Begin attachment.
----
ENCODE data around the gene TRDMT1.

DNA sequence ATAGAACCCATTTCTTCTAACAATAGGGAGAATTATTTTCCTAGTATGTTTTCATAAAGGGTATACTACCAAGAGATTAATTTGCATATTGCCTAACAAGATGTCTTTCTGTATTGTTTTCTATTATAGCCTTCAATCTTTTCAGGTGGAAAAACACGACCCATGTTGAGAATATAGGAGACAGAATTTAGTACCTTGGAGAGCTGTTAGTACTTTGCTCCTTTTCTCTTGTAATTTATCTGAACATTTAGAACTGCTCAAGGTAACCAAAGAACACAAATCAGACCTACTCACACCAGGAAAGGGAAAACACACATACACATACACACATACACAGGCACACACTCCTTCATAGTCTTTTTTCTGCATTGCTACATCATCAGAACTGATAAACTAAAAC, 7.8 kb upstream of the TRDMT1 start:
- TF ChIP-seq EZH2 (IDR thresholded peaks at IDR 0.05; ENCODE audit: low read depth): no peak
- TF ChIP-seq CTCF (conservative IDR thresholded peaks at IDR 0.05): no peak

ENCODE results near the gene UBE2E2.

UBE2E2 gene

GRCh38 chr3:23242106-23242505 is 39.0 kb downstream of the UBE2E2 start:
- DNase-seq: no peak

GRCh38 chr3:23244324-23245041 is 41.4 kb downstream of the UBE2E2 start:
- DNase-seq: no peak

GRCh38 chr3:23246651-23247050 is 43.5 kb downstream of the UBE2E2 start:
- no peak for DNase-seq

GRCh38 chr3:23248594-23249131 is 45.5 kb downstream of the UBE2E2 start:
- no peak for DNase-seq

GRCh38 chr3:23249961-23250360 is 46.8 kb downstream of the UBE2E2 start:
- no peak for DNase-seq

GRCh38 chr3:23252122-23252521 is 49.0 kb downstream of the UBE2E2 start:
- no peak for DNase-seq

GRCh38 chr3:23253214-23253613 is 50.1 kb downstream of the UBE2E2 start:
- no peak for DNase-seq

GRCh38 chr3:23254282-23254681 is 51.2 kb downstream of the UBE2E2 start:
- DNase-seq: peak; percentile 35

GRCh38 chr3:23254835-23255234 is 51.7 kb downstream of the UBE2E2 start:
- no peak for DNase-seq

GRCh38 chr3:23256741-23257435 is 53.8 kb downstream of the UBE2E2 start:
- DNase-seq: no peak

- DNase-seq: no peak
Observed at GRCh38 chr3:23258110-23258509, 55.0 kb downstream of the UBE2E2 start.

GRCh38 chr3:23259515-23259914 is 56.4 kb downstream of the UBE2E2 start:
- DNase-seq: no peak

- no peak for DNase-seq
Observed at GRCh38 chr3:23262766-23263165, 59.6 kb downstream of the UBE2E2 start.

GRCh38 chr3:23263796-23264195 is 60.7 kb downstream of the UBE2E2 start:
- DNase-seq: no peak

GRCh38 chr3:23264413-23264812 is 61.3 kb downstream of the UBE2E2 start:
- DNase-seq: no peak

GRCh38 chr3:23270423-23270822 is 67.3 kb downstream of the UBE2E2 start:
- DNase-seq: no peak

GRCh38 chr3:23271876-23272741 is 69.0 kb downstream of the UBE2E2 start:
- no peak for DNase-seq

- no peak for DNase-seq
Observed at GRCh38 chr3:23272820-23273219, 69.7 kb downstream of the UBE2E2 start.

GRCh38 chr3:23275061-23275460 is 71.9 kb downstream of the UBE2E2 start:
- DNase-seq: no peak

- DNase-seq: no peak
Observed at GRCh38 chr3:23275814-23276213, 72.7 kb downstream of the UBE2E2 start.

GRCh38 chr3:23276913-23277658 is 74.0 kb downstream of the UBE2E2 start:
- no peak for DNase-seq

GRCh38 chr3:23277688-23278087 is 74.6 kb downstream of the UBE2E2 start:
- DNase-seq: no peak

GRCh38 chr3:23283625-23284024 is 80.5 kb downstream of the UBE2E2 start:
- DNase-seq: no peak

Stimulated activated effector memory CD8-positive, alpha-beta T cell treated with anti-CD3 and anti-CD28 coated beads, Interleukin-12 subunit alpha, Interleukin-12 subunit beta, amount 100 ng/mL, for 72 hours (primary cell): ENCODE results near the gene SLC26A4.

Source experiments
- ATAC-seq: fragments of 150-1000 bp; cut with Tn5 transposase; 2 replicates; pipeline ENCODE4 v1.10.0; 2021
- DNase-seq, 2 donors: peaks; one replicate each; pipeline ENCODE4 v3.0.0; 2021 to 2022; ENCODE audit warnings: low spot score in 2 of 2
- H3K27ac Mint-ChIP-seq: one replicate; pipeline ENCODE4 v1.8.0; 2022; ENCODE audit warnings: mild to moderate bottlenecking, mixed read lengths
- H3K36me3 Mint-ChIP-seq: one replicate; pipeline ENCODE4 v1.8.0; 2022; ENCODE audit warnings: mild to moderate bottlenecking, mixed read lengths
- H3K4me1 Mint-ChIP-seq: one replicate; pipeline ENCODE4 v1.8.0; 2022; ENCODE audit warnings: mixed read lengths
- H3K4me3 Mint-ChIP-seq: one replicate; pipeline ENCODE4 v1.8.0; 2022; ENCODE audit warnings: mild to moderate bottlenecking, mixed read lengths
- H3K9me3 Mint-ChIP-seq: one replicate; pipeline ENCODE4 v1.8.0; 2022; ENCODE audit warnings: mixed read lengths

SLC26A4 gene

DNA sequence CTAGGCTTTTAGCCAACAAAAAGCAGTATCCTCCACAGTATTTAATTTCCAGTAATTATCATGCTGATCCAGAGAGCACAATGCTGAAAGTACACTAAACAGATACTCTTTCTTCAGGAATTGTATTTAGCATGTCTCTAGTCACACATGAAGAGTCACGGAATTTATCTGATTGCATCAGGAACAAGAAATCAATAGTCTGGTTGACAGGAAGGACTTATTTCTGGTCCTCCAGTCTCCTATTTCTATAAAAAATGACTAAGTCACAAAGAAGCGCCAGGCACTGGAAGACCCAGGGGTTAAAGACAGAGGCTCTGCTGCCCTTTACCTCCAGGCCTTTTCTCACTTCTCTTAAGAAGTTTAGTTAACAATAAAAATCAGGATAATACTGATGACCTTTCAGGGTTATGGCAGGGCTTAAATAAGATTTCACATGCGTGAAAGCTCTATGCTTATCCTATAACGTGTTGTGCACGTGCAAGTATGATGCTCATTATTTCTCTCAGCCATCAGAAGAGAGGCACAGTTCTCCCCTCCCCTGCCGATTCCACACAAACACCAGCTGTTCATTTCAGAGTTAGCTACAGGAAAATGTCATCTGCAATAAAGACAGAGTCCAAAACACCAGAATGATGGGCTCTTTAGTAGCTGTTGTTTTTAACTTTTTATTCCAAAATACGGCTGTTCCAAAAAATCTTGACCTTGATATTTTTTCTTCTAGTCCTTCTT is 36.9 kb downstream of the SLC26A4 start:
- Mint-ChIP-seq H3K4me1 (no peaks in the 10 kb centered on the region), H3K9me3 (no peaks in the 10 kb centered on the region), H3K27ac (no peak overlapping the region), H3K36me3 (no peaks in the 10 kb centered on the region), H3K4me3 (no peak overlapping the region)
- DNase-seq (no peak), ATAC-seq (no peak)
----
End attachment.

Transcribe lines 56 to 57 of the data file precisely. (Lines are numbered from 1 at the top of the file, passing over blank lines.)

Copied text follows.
- DNase-seq, 2 donors: peaks; one replicate each; pipeline ENCODE4 v3.0.0; 2021 to 2022; ENCODE audit warnings: low spot score in 2 of 2
- H3K27ac Mint-ChIP-seq: one replicate; pipeline ENCODE4 v1.8.0; 2022; ENCODE audit warnings: mild to moderate bottlenecking, mixed read lengths